sam's notes

notes on government, sports and popular culture

Friday, October 29, 2004

Not much happened at the Guilford County Board of Education's last meeting before the election. But the board did discuss one major policy issue and hashed out another one.

After honoring teachers and principals (Dot Harper of Kiser was named principal of the year), the board addressed the compressed schedule. State law now says that school cannot start before Aug. 25 or end after June 6. But there still must be 180 instructional days, so days for teacher workdays and weather-related make-up days are limited.

"There are not a lot of days built into these calendars for snow make-up," said superintendent Terry Grier. "People do not like to make up school on Saturdays."

Board member Nancy Routh was more concerned with teacher workdays.

"I still contend that the state has made a very big mistake and I think we'll regret it," Routh said.

School staff presented four schedule options, one of which started after Labor Day and ran until June 8.

But the other three had school started right on Aug. 25 and ending in early June. The board tentatively passed with an 8-1 vote a schedule that in which school ended June 6. It will be posted on the system Web site for a 30-day comment period.

Assignment policy was the other issue the board discussed.

Basically, the system is trying to figure out a policy to allow kids to stay at their regular school even after a change in domicile or creation of new attendance zones.

The board is concerned with interrupting a student's total school experience at certain grade levels.

As it reads, the "student who is moving from one school district and is a rising 5th, 8th, 10th, 11th or 12th grader may choose either to complete his/ her elementary, middle, or high school education in the school he or she is currently attending or to attend school in the new attendance area." Basically the same thing with redistricting. In both cases, students have to provide their own transportation.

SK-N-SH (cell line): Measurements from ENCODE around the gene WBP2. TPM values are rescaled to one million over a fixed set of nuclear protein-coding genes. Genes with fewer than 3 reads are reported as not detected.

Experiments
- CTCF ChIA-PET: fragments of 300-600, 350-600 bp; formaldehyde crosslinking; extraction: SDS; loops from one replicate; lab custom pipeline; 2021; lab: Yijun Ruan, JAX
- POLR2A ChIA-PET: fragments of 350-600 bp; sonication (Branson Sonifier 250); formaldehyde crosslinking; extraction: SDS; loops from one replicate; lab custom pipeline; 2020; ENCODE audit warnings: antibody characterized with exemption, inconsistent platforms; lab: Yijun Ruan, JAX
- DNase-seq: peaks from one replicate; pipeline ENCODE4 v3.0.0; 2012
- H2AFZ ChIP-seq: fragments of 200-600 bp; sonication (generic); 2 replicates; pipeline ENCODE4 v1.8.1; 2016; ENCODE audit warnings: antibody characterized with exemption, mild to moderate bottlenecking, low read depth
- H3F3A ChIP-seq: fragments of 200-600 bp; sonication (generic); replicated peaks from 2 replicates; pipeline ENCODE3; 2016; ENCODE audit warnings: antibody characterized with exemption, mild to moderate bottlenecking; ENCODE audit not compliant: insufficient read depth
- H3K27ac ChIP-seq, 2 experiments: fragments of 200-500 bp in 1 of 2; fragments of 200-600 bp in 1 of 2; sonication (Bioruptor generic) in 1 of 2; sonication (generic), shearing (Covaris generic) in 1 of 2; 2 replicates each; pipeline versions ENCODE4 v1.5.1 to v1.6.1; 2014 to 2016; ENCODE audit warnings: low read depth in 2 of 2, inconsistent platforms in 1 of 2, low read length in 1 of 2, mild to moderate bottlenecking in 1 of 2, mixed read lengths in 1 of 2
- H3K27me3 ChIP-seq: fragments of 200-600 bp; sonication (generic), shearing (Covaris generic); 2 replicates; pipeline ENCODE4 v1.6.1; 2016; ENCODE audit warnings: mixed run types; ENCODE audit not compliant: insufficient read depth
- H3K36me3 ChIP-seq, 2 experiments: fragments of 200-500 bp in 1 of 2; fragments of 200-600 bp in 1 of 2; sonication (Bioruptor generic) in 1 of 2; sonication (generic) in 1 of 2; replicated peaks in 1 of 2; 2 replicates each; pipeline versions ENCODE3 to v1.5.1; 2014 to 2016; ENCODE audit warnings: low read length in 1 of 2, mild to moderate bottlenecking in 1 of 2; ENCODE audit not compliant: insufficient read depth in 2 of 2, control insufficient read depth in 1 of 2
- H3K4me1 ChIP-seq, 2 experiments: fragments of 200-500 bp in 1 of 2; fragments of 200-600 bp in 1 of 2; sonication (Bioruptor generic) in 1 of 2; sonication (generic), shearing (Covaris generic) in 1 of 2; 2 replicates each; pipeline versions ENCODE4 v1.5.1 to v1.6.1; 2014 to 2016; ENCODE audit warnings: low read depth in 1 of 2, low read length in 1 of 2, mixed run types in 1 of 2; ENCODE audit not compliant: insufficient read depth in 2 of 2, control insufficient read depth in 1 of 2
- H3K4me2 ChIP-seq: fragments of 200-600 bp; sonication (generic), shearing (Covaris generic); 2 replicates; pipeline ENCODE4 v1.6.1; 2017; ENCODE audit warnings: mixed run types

Board member Susan Mendenhall was concerned that requiring only ninth graders to attend a newly-constructed school would be a waste of resources.

"We could have a new school that would be underutilized. I don't think that's an efficient use of our dollars," Mendenhall said.

But fellow board member Anita Sharpe countered with the possibility that "Neighborhoods will jump at the opportunity to go to a new school."

But Grier pointed out that this policy would address not just new schools, but future redistricting.

Board member Alan Duncan said he was hesitant to vote for the policy as written regarding change in domicile. He felt like 10th graders should be required to change schools as well. He cited instances of "residency fraud," where families will rent an apartment for a couple of months to establish residency then move outside the school district.

"The way it's written, it would be easy to shop for a school district," Duncan said. "I would delete the 10th grade, which would require a bigger commitment."

Grier then pitched in with a story about a kid whose driver's license gave an address that was a vacant lot off Cone Boulevard.

The policy regarding the new attendance zones passed by an 8-2 vote, but the part about change in domicile passed only by a 6-4 vote, with Duncan, Mendenhall, Marti Sykes and Johnny Hodge voting against it.


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